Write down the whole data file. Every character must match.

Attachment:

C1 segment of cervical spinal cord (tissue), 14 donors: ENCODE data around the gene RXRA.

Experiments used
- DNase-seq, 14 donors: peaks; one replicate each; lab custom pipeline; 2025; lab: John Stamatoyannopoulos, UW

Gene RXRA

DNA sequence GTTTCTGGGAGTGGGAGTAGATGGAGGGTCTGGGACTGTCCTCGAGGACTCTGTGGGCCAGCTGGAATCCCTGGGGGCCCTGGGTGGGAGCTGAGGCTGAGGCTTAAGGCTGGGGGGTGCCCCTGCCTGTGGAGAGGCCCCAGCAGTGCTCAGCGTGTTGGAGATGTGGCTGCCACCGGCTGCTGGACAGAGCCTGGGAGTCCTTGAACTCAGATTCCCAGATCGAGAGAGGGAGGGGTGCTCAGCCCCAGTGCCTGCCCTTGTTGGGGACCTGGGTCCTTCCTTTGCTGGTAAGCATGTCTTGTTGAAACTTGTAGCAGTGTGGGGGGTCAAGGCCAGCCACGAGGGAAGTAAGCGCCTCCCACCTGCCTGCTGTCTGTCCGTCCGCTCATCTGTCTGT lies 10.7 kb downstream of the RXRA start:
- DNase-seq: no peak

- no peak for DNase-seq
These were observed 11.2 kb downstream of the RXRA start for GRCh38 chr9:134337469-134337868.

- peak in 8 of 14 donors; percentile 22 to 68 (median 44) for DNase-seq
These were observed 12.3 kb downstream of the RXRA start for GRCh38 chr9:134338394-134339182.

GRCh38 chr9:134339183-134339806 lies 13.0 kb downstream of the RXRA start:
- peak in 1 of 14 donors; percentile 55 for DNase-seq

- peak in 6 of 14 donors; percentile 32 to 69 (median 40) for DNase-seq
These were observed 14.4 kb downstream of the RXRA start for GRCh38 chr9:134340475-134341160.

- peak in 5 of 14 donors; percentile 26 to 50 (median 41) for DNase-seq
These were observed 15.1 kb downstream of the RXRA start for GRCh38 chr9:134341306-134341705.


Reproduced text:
C1 segment of cervical spinal cord (tissue), 14 donors: ENCODE data around the gene RXRA.

Experiments used
- DNase-seq, 14 donors: peaks; one replicate each; lab custom pipeline; 2025; lab: John Stamatoyannopoulos, UW

Gene RXRA

DNA sequence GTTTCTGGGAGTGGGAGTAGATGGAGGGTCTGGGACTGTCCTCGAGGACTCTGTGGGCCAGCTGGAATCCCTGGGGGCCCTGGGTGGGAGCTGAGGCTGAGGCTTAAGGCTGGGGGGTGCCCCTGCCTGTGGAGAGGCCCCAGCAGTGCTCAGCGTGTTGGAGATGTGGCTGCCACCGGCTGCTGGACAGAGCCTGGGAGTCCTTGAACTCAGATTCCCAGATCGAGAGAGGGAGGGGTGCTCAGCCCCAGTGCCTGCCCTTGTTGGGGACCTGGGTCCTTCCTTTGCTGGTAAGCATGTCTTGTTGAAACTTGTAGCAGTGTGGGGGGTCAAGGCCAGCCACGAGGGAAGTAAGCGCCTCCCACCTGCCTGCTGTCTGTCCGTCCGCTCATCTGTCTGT lies 10.7 kb downstream of the RXRA start:
- DNase-seq: no peak

- no peak for DNase-seq
These were observed 11.2 kb downstream of the RXRA start for GRCh38 chr9:134337469-134337868.

- peak in 8 of 14 donors; percentile 22 to 68 (median 44) for DNase-seq
These were observed 12.3 kb downstream of the RXRA start for GRCh38 chr9:134338394-134339182.

GRCh38 chr9:134339183-134339806 lies 13.0 kb downstream of the RXRA start:
- peak in 1 of 14 donors; percentile 55 for DNase-seq

- peak in 6 of 14 donors; percentile 32 to 69 (median 40) for DNase-seq
These were observed 14.4 kb downstream of the RXRA start for GRCh38 chr9:134340475-134341160.

- peak in 5 of 14 donors; percentile 26 to 50 (median 41) for DNase-seq
These were observed 15.1 kb downstream of the RXRA start for GRCh38 chr9:134341306-134341705.